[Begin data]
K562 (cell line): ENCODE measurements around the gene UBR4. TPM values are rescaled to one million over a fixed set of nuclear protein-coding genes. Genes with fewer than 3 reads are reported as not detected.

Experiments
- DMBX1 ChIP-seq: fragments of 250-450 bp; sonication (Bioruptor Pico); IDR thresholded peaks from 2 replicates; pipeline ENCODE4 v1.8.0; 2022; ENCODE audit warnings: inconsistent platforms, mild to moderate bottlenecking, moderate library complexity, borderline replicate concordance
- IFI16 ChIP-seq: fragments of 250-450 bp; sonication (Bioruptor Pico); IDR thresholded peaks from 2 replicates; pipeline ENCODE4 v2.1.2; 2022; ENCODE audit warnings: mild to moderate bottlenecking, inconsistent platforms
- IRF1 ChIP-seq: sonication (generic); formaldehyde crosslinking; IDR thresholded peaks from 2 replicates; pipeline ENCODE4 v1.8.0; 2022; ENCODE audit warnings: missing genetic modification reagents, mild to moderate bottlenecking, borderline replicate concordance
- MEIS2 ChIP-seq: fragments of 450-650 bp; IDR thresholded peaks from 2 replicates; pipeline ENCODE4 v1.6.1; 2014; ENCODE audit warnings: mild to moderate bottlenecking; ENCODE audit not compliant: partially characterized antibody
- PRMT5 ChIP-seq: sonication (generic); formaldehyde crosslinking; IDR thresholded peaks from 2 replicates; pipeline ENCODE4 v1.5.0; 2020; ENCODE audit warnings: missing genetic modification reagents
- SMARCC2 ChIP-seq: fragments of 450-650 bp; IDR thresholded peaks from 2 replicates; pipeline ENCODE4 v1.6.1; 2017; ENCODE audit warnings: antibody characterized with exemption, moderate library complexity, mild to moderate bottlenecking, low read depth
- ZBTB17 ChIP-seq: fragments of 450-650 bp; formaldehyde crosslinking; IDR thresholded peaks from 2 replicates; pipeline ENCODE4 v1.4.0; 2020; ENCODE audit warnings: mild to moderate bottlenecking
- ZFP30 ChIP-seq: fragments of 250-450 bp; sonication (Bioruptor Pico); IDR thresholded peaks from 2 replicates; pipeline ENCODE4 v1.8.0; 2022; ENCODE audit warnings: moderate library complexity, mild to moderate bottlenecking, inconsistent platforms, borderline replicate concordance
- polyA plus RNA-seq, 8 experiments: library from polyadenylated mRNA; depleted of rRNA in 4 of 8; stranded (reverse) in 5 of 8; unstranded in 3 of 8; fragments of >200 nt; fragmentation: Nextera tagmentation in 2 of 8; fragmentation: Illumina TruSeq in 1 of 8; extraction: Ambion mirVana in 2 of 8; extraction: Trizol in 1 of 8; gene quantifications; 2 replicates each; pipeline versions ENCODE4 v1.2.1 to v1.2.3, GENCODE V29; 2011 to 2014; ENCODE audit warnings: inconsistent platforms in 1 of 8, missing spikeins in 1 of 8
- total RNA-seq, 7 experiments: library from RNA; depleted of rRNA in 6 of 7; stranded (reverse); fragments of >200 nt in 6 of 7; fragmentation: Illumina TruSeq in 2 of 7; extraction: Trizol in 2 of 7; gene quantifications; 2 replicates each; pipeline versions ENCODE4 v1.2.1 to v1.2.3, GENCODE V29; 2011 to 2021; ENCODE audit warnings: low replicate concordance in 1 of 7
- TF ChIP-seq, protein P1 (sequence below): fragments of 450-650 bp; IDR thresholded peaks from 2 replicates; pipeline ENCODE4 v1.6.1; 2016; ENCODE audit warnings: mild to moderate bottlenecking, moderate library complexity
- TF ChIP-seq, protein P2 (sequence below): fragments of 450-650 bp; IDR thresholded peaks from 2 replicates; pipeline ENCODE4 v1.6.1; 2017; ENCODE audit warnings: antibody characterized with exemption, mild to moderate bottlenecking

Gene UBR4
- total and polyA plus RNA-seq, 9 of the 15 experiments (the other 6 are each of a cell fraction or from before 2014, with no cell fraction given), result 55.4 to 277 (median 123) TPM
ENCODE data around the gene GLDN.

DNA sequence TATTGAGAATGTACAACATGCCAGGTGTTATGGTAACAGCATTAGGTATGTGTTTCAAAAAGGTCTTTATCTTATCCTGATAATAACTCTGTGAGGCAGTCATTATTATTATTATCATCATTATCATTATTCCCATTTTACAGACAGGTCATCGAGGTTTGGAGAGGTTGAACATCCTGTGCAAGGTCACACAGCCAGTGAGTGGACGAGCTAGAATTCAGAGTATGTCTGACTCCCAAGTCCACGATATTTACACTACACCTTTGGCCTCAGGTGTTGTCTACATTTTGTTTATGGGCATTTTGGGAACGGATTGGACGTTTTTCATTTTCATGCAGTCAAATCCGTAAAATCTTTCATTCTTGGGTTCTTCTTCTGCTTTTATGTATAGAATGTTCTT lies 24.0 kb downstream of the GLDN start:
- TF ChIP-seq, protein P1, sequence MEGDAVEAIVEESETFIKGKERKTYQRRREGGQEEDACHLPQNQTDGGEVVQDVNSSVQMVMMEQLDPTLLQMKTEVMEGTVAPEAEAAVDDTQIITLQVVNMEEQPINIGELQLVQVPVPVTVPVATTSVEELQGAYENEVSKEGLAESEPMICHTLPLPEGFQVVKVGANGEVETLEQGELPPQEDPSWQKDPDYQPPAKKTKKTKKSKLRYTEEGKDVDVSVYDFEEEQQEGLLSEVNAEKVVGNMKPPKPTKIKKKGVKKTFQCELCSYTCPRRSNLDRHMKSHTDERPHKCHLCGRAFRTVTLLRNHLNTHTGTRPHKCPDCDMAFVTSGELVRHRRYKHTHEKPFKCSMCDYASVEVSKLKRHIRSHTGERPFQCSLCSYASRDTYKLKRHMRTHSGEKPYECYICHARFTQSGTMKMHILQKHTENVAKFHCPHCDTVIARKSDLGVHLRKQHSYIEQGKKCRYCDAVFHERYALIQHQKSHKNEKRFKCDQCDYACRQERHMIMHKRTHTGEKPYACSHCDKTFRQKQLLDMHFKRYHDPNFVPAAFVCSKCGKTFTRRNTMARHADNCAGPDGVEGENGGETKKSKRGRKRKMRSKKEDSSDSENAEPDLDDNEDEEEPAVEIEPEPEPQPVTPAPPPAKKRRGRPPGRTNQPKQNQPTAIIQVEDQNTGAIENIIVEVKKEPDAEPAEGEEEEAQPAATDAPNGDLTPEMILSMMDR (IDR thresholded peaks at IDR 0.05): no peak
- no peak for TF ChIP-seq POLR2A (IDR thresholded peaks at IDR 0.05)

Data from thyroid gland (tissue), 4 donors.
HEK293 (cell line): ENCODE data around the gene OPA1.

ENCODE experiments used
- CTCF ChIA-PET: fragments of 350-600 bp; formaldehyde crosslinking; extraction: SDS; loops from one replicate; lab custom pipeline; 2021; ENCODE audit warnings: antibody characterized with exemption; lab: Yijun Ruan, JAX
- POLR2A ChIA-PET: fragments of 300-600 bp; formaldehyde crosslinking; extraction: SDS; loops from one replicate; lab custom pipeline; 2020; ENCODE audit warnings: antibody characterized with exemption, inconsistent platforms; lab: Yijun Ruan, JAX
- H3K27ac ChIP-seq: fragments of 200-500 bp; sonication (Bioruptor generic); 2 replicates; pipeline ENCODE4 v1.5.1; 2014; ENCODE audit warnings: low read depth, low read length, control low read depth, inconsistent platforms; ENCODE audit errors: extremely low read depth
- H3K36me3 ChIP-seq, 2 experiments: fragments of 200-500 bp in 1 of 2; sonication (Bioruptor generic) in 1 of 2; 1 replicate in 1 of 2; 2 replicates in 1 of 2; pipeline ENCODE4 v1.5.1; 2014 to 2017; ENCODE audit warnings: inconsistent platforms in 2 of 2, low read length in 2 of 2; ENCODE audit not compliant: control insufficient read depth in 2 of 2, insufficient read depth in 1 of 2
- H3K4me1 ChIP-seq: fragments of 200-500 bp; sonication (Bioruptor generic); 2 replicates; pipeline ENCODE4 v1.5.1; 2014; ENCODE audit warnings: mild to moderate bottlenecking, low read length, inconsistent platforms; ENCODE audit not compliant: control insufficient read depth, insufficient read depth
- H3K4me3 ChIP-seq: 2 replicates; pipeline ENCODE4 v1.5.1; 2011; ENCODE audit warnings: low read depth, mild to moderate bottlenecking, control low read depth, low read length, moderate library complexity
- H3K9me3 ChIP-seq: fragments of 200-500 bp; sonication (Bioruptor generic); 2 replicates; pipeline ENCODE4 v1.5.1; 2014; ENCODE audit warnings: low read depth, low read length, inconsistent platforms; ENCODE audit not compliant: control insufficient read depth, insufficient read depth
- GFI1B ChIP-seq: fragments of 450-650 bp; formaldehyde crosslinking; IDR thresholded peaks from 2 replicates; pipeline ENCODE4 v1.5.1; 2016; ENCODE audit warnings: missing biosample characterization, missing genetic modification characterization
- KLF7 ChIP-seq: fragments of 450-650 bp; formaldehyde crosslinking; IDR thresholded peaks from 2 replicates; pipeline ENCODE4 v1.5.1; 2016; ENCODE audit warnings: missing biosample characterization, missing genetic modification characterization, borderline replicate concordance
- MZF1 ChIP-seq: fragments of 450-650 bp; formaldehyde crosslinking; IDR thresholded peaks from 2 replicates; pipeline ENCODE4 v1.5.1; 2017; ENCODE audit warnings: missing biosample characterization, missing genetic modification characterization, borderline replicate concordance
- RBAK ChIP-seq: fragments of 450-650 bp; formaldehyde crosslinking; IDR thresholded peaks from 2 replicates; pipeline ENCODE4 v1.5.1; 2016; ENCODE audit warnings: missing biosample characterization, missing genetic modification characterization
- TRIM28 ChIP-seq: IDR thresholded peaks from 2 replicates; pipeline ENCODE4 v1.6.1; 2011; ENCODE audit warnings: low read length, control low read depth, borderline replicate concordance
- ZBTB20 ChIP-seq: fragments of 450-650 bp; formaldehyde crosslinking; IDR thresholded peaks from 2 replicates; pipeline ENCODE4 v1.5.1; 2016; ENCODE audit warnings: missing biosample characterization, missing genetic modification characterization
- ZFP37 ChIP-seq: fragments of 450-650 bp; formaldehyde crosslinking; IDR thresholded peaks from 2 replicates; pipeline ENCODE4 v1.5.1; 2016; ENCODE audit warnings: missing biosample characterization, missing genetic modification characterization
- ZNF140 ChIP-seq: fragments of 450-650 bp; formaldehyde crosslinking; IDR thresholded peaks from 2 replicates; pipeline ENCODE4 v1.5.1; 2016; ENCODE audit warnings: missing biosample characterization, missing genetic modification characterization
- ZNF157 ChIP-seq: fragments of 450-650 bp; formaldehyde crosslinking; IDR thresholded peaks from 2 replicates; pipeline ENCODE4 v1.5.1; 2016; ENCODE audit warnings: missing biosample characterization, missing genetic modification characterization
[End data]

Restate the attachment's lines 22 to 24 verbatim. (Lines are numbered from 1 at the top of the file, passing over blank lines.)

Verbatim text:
HEK293 (cell line): ENCODE data around the gene OPA1.

ENCODE experiments used
- CTCF ChIA-PET: fragments of 350-600 bp; formaldehyde crosslinking; extraction: SDS; loops from one replicate; lab custom pipeline; 2021; ENCODE audit warnings: antibody characterized with exemption; lab: Yijun Ruan, JAX